Cusack C, Sethi SA, Rice A, Warren J, Fujita R, Ingles J, Flores J, Garchitorena E, Mesa SV. (2021) Marine ecotourism for small pelagics provides alternative income generating activities to fisheries in a tropical community. Biological Conservation, 261:109242.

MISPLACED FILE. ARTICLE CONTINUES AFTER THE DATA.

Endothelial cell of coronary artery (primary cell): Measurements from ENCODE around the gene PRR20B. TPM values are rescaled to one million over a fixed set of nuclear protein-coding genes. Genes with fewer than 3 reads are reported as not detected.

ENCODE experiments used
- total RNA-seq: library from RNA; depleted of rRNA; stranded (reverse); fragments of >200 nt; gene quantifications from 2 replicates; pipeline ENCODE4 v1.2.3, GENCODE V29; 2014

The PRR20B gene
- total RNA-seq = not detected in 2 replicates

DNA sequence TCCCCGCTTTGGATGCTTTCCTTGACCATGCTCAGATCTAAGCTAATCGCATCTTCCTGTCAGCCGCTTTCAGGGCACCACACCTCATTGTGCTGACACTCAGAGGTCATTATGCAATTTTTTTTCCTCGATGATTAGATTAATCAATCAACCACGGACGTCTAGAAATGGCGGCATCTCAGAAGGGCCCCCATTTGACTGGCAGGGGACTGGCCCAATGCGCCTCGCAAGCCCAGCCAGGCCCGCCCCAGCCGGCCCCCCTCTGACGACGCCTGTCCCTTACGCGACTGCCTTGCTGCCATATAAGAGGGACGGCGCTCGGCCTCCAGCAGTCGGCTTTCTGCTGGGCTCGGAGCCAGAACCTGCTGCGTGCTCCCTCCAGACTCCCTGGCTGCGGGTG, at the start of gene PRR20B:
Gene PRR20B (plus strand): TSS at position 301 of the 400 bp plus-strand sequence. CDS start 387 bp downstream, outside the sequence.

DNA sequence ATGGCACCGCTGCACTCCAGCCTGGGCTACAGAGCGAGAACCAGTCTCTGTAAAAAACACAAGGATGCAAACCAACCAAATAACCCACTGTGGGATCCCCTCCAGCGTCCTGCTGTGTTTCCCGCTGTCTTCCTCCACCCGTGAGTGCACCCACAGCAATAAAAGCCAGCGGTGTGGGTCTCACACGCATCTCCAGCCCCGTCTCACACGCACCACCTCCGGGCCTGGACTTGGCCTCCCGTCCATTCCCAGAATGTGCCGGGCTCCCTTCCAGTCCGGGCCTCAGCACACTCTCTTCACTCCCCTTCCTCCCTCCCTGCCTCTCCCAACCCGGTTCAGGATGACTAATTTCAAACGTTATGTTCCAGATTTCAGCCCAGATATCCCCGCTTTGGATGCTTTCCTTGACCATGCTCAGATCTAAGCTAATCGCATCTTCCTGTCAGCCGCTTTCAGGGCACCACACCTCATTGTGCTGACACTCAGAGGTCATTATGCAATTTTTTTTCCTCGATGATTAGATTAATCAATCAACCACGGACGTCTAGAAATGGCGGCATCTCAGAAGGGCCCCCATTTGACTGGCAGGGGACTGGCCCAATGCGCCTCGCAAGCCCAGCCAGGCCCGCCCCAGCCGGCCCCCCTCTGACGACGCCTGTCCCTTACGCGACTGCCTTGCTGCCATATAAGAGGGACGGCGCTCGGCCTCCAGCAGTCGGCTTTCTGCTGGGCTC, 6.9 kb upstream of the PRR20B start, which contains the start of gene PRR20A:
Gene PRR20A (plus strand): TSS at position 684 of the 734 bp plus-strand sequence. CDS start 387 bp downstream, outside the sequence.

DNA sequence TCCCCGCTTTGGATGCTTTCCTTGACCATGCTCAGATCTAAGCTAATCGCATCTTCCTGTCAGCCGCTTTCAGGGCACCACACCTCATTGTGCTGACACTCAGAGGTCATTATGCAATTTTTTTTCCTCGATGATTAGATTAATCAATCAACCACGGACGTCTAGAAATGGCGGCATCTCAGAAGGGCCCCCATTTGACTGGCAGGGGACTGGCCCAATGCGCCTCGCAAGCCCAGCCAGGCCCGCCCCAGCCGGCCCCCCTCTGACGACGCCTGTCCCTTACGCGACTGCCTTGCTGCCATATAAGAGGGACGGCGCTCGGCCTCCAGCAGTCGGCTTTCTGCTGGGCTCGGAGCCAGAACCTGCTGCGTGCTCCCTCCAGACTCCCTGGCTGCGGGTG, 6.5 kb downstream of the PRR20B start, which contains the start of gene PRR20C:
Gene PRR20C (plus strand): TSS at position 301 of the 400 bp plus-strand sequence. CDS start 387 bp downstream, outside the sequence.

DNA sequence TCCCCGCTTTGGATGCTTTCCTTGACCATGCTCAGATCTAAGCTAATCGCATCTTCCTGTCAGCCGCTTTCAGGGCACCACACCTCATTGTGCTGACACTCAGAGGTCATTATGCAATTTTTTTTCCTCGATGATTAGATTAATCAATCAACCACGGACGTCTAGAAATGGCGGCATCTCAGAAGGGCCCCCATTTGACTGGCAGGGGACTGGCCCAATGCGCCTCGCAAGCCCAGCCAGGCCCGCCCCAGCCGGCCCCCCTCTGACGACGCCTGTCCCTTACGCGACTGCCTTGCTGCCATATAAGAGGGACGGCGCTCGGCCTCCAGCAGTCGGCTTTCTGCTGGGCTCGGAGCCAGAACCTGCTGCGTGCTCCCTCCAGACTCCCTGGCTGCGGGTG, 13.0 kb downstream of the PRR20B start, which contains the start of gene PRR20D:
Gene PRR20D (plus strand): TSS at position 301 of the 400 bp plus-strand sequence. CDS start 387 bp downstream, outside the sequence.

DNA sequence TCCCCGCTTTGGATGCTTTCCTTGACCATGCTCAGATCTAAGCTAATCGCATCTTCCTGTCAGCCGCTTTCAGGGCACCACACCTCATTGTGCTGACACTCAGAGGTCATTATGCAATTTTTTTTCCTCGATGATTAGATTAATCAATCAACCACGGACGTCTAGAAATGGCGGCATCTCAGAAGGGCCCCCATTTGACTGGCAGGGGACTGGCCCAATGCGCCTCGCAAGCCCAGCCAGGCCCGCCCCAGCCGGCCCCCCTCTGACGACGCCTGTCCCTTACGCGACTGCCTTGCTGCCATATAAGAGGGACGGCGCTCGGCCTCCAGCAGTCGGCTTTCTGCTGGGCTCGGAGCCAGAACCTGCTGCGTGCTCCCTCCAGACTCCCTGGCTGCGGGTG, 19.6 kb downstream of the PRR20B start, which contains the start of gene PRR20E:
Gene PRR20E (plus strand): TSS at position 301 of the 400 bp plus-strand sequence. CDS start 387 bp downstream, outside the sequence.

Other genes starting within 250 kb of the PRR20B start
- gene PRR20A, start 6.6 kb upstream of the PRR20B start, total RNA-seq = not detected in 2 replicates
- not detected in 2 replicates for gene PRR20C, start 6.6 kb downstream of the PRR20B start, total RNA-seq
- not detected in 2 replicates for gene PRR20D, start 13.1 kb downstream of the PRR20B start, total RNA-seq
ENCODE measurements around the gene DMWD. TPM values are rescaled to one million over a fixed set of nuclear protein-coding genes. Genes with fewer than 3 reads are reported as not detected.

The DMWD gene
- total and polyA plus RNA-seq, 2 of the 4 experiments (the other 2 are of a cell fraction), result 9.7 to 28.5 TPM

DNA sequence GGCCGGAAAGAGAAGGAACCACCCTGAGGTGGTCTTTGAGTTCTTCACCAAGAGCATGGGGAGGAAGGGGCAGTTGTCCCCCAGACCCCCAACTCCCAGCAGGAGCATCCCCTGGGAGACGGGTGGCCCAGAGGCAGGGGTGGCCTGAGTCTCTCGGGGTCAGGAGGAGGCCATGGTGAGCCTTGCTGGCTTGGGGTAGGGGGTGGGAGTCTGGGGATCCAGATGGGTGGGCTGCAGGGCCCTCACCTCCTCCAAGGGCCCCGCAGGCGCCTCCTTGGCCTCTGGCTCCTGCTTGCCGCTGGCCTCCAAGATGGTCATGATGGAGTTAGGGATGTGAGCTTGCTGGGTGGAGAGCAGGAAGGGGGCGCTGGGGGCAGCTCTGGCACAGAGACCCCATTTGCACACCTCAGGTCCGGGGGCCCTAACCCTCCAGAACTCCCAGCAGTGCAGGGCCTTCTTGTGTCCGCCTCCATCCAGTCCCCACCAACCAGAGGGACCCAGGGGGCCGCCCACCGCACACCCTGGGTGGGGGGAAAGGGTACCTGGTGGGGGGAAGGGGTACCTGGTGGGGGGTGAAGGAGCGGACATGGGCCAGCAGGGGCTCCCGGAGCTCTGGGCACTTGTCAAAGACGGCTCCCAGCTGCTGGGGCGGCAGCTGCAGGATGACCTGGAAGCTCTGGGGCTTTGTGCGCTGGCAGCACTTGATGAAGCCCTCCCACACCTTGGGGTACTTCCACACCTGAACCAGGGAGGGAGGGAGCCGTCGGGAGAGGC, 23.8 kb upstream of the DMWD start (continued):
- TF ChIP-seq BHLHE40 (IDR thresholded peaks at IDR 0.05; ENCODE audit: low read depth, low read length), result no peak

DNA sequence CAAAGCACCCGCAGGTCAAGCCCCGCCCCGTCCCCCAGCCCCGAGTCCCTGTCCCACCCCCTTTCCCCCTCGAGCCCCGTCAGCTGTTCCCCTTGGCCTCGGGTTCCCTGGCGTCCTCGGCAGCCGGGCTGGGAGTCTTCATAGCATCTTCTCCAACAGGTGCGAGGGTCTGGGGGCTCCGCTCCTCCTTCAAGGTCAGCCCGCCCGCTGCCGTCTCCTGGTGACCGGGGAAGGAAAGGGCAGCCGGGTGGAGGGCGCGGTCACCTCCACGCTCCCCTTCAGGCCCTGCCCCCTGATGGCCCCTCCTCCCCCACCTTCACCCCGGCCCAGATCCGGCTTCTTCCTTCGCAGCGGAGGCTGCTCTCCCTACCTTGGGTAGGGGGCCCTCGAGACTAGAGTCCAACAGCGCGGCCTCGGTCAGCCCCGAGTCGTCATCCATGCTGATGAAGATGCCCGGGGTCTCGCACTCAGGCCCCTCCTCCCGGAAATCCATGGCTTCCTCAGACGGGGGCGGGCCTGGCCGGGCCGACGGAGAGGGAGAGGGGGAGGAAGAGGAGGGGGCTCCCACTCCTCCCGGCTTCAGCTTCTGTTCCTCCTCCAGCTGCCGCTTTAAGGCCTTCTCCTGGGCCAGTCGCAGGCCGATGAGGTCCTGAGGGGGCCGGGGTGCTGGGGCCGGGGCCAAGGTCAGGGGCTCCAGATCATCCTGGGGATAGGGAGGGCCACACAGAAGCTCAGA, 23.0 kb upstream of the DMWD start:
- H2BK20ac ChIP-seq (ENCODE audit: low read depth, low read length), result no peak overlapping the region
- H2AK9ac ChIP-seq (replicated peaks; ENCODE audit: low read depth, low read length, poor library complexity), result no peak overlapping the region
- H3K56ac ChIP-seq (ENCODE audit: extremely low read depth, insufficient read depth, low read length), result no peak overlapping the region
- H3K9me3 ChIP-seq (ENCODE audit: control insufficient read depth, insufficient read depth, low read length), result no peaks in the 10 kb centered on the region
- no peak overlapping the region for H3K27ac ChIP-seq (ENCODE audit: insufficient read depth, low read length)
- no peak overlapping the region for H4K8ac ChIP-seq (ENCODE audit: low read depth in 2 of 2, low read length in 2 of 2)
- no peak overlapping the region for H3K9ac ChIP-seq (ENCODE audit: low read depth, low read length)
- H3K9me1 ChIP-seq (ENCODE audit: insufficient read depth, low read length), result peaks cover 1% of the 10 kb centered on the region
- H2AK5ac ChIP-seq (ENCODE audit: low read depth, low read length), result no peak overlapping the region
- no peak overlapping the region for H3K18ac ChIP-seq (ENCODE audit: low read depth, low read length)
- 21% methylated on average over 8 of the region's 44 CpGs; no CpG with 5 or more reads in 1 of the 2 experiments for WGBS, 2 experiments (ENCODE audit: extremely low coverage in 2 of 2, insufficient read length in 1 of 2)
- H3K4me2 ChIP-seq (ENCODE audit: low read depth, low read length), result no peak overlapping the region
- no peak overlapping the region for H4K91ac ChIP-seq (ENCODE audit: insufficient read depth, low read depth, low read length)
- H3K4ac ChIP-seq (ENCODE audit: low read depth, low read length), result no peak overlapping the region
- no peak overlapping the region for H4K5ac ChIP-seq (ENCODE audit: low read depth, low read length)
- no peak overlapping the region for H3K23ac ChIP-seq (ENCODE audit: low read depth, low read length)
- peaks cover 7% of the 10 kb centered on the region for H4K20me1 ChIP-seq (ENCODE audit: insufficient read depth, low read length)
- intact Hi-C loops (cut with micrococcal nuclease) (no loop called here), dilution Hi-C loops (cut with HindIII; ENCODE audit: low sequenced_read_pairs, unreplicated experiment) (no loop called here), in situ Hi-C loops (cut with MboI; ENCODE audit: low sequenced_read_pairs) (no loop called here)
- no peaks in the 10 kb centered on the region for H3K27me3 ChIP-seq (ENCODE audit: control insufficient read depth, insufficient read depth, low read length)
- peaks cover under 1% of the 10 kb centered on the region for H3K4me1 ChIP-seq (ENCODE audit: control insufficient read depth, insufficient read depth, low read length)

Overharvest has led to marine ecosystem degradation and declining fishery catches in many tropical communities. To allow stocks to recover and provide increased flows of food and income, reductions in fishing effort may be required. The development of Alternative Income Generating Activities can help to reduce the economic reliance of coastal communities on fishing, potentially reducing pressure on fish stocks. Here we assess the local conditions which have enabled the creation of Alternative Income Generating Activities to fishing based on marine ecotourism in Moalboal, Philippines. Importantly, while marine ecotourism typically centers around charismatic megafauna, a combination of nearshore fringing reefs, the establishment of nearshore marine protected areas and the occurrence of a massive herring aggregation provide a large tourism draw to this community. Using a combination of regional and local economic statistics and stakeholder surveys, we implement an economic valuation of the Moalboal marine ecotourism for 2018 and compare this valuation to an independent estimate of the extractive value of the herring aggregation. The Moalboal case indicates that a combination of strong community engagement in the governance of the ecotourism resource, a network of locally managed marine protected areas and the retention and distribution of economic benefits within the local community have led to a significant marine ecotourism sector. We contextualize these conditions into a set of potential enabling conditions for marine ecotourism as an Alternative Income Generating Activity to fishing to contribute insights to diversifying livelihood opportunities beyond extractive fishing for coastal communities in the tropics.